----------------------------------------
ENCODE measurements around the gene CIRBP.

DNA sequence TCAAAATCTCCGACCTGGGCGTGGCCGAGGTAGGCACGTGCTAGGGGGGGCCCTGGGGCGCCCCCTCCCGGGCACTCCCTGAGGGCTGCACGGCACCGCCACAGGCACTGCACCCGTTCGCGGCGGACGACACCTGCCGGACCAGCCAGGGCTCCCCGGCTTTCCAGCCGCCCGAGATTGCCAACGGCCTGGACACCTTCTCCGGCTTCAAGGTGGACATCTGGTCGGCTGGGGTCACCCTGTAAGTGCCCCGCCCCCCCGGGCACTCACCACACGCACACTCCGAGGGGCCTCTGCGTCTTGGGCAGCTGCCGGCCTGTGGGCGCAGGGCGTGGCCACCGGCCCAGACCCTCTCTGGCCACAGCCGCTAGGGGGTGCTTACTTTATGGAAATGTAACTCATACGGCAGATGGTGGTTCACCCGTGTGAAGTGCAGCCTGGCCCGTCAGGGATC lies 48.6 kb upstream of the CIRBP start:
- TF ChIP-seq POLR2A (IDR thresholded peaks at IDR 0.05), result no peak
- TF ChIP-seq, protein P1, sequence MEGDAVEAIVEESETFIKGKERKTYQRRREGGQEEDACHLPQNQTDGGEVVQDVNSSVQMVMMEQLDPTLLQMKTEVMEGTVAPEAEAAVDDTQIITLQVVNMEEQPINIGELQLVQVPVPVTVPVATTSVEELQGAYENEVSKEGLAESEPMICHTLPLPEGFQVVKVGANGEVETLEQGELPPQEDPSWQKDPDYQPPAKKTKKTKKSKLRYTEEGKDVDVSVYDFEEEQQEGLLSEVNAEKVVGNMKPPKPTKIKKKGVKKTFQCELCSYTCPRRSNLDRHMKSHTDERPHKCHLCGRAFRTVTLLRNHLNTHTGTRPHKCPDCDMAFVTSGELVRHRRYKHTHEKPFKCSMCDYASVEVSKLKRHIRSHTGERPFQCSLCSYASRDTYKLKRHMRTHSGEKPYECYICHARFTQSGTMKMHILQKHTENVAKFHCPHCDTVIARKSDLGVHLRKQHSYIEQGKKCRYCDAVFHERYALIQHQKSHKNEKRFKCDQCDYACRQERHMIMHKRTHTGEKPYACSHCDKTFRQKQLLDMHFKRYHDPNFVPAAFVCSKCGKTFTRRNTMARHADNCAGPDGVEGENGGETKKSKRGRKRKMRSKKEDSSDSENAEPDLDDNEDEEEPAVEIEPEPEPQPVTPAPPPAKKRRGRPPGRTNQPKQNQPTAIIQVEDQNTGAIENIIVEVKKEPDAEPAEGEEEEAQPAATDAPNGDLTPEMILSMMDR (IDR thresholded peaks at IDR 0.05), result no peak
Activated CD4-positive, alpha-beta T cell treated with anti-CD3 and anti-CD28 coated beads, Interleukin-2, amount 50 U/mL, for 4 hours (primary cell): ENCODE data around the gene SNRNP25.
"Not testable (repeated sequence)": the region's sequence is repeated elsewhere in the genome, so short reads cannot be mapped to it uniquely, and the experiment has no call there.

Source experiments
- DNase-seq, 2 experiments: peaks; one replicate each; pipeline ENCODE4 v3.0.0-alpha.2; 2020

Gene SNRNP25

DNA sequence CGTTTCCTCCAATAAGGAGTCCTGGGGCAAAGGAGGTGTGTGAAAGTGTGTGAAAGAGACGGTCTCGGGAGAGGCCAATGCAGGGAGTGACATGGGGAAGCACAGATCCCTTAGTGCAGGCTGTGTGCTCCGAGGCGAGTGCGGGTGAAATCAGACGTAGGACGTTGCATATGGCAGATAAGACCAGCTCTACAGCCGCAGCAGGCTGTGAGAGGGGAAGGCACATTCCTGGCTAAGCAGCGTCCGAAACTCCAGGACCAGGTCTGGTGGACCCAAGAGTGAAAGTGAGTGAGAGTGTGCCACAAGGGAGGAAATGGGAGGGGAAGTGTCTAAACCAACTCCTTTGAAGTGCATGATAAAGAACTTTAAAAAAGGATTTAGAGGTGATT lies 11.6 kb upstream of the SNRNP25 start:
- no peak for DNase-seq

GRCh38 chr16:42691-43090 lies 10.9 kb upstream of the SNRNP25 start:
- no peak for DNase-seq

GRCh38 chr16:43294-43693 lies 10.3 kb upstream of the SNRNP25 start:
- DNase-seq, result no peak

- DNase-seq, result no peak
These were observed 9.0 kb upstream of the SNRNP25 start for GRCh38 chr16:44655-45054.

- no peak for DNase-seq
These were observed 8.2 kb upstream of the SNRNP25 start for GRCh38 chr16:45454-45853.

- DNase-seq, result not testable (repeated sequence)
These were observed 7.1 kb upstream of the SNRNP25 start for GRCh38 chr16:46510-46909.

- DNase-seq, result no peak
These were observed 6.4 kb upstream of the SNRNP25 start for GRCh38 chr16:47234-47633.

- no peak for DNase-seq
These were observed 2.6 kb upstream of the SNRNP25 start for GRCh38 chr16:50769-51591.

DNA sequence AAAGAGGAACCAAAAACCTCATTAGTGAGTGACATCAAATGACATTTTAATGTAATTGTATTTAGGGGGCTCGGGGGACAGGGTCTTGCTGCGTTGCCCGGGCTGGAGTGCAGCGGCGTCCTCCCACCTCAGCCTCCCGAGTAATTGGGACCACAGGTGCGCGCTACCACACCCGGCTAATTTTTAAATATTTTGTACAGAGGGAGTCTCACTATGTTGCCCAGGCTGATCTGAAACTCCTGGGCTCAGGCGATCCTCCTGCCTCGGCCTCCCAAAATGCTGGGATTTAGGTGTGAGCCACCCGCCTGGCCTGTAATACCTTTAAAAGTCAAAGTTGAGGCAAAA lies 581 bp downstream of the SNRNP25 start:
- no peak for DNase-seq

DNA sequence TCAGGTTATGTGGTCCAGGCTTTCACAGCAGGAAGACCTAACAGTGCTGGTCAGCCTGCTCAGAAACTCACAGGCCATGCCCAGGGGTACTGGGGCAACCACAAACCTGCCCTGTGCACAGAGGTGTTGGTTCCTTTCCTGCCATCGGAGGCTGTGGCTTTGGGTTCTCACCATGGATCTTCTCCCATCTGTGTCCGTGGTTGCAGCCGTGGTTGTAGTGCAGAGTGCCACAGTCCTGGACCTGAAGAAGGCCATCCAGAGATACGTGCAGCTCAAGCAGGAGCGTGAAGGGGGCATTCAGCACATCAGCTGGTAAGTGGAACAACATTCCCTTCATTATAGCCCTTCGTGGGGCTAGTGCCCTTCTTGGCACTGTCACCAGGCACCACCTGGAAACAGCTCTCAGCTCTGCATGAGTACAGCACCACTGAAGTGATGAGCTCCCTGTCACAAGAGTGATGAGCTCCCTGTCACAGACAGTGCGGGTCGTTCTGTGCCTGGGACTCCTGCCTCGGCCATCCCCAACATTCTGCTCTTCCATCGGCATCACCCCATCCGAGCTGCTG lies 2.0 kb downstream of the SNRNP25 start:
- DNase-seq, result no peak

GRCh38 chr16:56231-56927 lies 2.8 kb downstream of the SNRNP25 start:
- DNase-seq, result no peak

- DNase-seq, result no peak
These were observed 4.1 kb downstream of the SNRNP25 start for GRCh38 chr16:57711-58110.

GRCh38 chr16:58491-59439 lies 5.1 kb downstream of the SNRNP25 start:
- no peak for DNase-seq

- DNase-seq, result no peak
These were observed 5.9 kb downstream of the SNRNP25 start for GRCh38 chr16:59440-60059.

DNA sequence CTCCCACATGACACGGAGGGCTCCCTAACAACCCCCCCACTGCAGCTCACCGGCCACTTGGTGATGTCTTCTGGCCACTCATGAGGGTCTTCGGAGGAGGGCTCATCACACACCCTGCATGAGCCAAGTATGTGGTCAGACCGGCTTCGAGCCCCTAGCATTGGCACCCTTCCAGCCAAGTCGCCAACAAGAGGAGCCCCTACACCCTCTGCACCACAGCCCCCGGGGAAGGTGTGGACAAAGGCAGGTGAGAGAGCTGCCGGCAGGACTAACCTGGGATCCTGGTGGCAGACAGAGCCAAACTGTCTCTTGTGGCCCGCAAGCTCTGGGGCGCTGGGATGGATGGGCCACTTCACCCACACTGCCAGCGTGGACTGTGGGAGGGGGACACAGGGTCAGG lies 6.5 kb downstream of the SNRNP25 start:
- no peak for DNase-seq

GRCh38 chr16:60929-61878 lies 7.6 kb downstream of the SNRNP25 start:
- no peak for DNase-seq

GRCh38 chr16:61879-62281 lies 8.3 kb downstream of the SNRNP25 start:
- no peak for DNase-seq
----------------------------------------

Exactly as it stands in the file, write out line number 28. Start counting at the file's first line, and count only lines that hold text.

DNA sequence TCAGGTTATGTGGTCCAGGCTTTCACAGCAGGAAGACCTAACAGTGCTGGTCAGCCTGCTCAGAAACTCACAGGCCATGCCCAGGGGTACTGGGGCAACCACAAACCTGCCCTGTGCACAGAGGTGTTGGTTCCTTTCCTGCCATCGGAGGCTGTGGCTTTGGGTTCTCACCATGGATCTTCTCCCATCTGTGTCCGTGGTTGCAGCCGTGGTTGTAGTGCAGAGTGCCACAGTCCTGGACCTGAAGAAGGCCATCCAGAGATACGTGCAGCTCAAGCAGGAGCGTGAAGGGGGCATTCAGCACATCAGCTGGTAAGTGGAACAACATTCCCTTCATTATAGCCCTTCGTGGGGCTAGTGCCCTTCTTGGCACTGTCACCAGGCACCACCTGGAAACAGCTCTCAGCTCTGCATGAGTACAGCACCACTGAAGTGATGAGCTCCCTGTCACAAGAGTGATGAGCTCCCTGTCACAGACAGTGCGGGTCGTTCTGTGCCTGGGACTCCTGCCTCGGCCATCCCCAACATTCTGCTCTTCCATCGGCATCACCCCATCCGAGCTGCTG lies 2.0 kb downstream of the SNRNP25 start: